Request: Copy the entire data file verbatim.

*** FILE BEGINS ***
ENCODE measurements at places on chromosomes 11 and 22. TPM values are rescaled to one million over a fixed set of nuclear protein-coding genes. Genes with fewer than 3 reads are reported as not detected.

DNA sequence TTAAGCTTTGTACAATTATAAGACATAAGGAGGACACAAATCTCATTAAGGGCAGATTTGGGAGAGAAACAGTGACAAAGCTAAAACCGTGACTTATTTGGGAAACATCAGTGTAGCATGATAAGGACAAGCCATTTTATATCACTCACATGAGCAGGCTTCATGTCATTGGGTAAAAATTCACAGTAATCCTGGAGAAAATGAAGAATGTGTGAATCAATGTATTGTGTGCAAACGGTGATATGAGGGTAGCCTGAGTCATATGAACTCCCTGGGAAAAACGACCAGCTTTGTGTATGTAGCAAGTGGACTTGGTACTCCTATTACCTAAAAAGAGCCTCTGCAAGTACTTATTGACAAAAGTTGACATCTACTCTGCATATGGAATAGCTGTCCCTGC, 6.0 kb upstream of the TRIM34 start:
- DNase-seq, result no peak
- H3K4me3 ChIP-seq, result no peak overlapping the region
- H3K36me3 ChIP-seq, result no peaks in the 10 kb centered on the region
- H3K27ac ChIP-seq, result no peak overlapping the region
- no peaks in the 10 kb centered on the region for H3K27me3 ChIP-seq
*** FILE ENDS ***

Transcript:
ENCODE measurements at places on chromosomes 11 and 22. TPM values are rescaled to one million over a fixed set of nuclear protein-coding genes. Genes with fewer than 3 reads are reported as not detected.

DNA sequence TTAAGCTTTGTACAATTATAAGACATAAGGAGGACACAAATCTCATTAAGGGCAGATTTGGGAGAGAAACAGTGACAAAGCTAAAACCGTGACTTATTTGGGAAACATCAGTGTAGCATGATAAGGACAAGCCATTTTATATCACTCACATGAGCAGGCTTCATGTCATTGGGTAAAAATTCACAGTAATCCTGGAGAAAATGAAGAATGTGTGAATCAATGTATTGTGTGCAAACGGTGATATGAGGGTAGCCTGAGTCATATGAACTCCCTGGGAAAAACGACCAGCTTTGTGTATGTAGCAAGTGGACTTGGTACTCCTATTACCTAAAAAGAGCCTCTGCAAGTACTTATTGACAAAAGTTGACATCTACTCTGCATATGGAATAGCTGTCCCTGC, 6.0 kb upstream of the TRIM34 start:
- DNase-seq, result no peak
- H3K4me3 ChIP-seq, result no peak overlapping the region
- H3K36me3 ChIP-seq, result no peaks in the 10 kb centered on the region
- H3K27ac ChIP-seq, result no peak overlapping the region
- no peaks in the 10 kb centered on the region for H3K27me3 ChIP-seq